Ebola 10 years on: why trust remains key

Dr Luisa Enria
Prof Shelley Lees
A decade on from the devastating Ebola outbreak in West Africa, Luisa Enria and Shelley Lees reflect on the importance of building trust in communities to sustain progress in epidemic response
The 2014 Ebola outbreak spread across West Africa. Pictured: Abdulmajid Suleiman Musa shows a group of NCDC staff how a correctly prepared PPE suit should look when working in a virus hit region, Keffi, Nasarawa state. Credit: Louis Leeson/LSHTM

23 March 2024 marks 10 years since the World Health Organization reported an outbreak of Ebola Virus Disease in Guinea. This was the beginning of what remains the largest Ebola epidemic to date, as in the following months the disease spread rapidly across West Africa. 

Sierra Leone, Liberia, and Guinea were worst affected, registering a cumulative 28,616 cases and 11,310 deaths. The declaration of a public health emergency of international concern, coupled with national state of emergency legislation in these countries, also had long-lasting social and economic repercussions.  

The experience of Ebola has had a profound impact on vaccine development, as well as global and national public health systems, particularly in response to new epidemics. This includes new global mechanisms for assessing epidemic preparedness, funding response, and supporting knowledge sharing and research. In affected countries like Sierra Leone, a newly established National Public Health Agency builds on the significant expertise that now exists in the country for infectious disease surveillance, laboratory testing, infection prevention and control, clinical research, and risk communication.  

LSHTM academics played a key role in the 2014 Ebola outbreak response, from infectious disease modelling to establishing the Ebola Anthropology Platform to provide rapid social science expertise to support outbreak response. LSHTM also led clinical trials of the Jansen Ebola vaccine (EBOVAC) in Kambia District, Northern Sierra Leone, with the College of Medicine and Allied Health Sciences of the University of Sierra Leone. While a vaccine had been in development since soon after the discovery of Ebola in the Democratic Republic of Congo (DRC) in 1976, none had been licensed by the time of the West African outbreak.  

The EBOVAC trial opened its doors in October 2015. We worked as anthropologists on the trial, and, with a team of local social scientists, we conducted research on local experiences and perspectives of the vaccines. We established a system for feeding social science data into community engagement to address anxieties and mistrust of the vaccine in real time. Our work highlighted the understandable reasons why people were suspicious of the arrival of a large international clinical research project in the middle of a health crisis. We showed, for example, how fears that the trial staff might have come to steal blood from the population revealed broader mistrust in international actors that had deep historical roots in colonial and post-colonial violence. At the same time, we also  chronicled people’s narratives of sacrifice and altruism when deciding to join the trial and take the vaccine.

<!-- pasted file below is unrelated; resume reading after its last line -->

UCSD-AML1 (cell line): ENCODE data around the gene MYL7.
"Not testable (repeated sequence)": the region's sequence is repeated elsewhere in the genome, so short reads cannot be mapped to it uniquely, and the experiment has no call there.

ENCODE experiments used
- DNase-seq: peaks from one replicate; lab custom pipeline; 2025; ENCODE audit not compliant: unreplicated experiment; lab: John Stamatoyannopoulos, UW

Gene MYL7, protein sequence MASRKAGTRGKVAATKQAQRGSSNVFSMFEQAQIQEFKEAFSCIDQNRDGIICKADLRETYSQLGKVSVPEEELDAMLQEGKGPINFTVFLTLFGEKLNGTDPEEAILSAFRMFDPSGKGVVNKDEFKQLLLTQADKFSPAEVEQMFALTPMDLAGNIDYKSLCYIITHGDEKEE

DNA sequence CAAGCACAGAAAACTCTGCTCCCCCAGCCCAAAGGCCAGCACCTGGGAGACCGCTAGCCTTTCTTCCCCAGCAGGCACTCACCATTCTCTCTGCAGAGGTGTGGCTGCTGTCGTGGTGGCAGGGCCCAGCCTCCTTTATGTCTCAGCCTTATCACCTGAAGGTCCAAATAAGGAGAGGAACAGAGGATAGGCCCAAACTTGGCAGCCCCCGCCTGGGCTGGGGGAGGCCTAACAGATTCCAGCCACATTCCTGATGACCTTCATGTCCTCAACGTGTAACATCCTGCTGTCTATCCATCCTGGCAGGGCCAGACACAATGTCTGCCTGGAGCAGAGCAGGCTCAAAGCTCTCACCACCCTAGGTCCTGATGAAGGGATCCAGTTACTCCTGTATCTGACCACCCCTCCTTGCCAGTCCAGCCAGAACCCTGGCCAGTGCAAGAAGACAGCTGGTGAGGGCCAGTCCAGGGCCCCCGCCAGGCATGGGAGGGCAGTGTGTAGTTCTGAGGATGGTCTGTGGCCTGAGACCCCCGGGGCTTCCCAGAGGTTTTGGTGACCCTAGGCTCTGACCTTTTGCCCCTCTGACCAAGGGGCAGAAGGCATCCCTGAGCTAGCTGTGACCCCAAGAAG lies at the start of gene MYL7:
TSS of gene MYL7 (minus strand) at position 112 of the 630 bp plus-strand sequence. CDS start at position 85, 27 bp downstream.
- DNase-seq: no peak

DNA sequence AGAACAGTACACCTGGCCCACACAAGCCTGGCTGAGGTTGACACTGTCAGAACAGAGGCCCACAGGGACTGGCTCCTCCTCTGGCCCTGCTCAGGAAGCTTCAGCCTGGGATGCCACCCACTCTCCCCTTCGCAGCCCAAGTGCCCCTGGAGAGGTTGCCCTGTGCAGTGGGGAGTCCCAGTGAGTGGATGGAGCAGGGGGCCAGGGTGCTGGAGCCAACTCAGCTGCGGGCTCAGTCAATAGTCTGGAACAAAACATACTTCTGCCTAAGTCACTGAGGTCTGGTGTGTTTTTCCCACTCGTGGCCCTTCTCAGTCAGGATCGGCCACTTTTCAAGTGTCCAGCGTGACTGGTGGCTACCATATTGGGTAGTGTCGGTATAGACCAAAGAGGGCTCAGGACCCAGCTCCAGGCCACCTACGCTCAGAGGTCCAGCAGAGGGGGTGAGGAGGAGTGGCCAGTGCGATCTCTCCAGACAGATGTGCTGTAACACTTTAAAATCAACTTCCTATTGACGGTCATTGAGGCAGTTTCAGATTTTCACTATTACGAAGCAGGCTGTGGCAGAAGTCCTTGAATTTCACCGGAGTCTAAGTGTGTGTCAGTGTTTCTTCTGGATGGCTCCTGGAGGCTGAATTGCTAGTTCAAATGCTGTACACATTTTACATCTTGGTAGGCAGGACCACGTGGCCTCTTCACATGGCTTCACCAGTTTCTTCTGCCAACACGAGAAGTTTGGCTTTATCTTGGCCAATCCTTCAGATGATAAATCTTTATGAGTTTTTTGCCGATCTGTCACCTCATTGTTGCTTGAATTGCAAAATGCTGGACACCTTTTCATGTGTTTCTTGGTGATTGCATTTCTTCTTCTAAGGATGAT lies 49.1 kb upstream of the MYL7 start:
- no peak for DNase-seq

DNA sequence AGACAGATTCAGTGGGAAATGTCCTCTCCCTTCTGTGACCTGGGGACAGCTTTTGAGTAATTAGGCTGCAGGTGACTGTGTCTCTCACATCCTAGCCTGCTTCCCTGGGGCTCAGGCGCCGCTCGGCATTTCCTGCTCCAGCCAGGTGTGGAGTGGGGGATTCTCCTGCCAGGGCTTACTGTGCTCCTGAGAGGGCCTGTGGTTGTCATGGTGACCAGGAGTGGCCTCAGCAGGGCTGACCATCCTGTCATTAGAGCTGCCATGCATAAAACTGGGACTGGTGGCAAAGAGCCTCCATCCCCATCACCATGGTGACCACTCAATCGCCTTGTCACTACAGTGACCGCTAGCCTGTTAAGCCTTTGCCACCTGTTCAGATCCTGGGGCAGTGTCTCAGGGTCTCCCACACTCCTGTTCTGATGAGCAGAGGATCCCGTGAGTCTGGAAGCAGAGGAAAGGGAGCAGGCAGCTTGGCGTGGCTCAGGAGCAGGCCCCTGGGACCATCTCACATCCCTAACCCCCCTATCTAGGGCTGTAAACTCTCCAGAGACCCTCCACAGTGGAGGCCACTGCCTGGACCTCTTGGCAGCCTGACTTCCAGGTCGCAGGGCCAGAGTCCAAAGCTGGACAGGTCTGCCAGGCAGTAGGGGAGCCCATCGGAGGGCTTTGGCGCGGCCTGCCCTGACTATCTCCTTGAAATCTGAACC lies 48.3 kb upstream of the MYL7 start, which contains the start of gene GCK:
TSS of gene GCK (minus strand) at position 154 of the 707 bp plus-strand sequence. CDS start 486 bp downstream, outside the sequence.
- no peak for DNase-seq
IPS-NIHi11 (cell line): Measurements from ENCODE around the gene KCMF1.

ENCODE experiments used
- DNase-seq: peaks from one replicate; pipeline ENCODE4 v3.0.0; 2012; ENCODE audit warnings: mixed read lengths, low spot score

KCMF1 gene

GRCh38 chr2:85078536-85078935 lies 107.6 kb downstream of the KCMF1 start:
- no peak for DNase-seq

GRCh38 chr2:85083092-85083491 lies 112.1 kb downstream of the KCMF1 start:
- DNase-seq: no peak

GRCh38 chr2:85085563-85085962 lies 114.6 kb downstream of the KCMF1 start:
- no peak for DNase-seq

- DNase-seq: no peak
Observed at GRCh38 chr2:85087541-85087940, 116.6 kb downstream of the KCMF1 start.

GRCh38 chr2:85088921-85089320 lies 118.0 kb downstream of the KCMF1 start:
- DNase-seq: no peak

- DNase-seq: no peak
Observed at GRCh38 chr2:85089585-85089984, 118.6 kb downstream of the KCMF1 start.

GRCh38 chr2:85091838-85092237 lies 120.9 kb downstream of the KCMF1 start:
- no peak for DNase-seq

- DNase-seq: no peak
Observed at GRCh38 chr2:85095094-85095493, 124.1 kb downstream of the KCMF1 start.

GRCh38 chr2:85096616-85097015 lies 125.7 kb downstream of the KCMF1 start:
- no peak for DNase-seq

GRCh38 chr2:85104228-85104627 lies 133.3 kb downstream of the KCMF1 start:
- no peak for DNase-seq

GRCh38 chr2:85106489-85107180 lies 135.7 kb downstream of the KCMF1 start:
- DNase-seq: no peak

The two-dose vaccine candidate tested in the EBOVAC trial was found to be well tolerated and immunogenic, leading to approval by the European Commission. During the West African Ebola outbreak, the ERVEBO vaccine produced by Merck was also trialled and found to be protective, achieving European and FDA approval. The arrival of vaccines was a game changer, and it meant that during subsequent epidemics, such as those between 2018-2020 in DRC and 2021 in Guinea, responders had better tools to contain the epidemic. The Janssen Ebola vaccine is now used to protect health workers in potentially epidemic areas and the ERVEBO vaccine has been used in ring vaccinations – a method co-developed by LSHTM which involves vaccinating people in rings of contacts and contacts of contacts of confirmed cases - to stop active transmission.  

Nonetheless, as the protracted Ebola epidemic in DRC and epidemics of a different Ebola strain in Uganda in 2022-2023 have shown, having effective vaccines is not enough. In the immediate aftermath of the West African epidemic, expert panels reflected on lessons to prevent future outbreaks. A key insight that shapes future response is recognising the need to build the trust of communities affected by health emergencies. The work done by social scientists and community activists during the Ebola outbreak highlighted the importance of two-way dialogue and the development of response measures that take into account people’s experiences and perspectives. For example, such dialogue led to the integration of local funerary practices in the ways safe and dignified burials were conducted. Community engagement is now an established component of any international response. Recent efforts to develop “integrated outbreak analytics” similarly reflect a recognised need for multidisciplinary approaches to outbreak response, including social science data and local perspectives in how we understand and respond to health emergencies. 

Despite the reforms and scientific advancements achieved after Ebola, the world faced significant challenges when confronted with the COVID-19 pandemic. This included difficulties in securing citizens’ trust and building confidence in novel vaccines. We did however observe that communities that had been affected by Ebola were able to build on their experience and react more effectively to the pandemic. Whatever the disease or exact nature of the next epidemic or pandemic, trust and engagement with communities must be part of the solution at every stage.  


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